Cemeteries I know and love around Sydney are mostly in a semi-ruined state like the overgrown Camperdown cemetery in the back streets of Newtown or the Coast cemetery in Little Bay, which was once was on the grounds of the Coast Hospital. It was the final resting place of smallpox and bubonic plague victims. Most gravestones are damaged, worn by the harsh ocean weather. Perhaps lying next to the largest rifle range of the Southern hemisphere isn’t an ideal spot for an eternal resting place?
Another family favourite is the Robertson cemetery, in the Southern Highlands of NSW. A tiny graveyard few kilometers out of town, along a dirt road, looking over the rolling hills.
But like any local would tell you, the cemetery looks best on a misty day, which luckily is not a rare occasion in this town.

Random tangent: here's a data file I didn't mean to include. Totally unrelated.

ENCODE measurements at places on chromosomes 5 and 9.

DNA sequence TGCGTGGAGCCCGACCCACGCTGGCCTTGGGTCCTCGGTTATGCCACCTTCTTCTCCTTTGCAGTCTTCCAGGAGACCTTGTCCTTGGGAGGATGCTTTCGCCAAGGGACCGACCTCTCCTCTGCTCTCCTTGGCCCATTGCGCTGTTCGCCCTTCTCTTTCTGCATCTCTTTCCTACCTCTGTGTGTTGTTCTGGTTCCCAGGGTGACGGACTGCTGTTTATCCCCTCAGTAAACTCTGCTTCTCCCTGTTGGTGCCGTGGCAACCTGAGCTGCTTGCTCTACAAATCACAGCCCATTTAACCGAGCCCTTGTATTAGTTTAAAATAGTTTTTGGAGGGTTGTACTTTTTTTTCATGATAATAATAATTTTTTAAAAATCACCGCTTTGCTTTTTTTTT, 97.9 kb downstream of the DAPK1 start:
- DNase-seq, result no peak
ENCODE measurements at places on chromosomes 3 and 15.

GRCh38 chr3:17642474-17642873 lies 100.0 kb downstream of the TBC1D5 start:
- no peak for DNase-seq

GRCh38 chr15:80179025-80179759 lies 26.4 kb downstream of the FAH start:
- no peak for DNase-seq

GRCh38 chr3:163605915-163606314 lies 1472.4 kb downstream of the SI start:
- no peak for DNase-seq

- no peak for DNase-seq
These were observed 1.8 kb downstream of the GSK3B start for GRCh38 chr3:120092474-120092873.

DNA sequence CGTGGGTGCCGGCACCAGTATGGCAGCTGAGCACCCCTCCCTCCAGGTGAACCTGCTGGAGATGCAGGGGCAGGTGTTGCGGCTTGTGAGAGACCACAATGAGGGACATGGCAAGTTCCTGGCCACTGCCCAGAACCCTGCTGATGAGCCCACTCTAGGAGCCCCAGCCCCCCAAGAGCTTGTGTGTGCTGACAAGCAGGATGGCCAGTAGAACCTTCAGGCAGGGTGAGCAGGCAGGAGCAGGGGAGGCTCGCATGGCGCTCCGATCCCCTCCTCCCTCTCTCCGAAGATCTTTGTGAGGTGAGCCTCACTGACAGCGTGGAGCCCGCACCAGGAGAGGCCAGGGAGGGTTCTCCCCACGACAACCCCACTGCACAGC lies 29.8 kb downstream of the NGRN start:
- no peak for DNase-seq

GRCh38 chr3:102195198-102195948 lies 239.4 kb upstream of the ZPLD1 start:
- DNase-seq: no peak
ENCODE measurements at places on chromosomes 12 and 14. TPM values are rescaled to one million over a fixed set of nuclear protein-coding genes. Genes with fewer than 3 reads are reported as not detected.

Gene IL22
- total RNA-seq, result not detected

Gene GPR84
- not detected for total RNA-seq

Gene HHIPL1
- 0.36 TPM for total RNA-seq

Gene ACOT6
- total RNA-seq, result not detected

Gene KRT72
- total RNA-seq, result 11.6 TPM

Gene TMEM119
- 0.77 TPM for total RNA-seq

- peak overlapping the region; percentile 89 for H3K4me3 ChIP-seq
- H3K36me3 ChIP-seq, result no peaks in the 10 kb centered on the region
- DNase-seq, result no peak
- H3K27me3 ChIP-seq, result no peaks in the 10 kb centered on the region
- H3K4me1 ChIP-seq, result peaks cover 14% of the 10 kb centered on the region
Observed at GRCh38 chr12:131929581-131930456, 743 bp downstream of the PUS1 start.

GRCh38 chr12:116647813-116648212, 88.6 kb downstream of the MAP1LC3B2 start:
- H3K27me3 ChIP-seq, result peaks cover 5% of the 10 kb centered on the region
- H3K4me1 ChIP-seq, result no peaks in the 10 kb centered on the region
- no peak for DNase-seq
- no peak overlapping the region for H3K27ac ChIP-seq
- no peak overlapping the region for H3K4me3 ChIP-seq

I can't pretend to be an anthropologist or an ethnographer on cemeteries and burial rites, yet placing photos from different sites together is an interesting exercise. Are cemeteries humans’ last effort to remain above the ground? If tombstones’ ultimate purpose is to remind the living of the dead, wouldn't a Facebook timeline be a more complete grave mark? Or is there an innate need to pilgrim and pay tribute in a physical place?
Or should it all fade into oblivion? By the way, in most German cemeteries, the lease period for a burial site is about 25 years, with ability to extend. Twenty-five years after one’s death, is there still a need for mourning?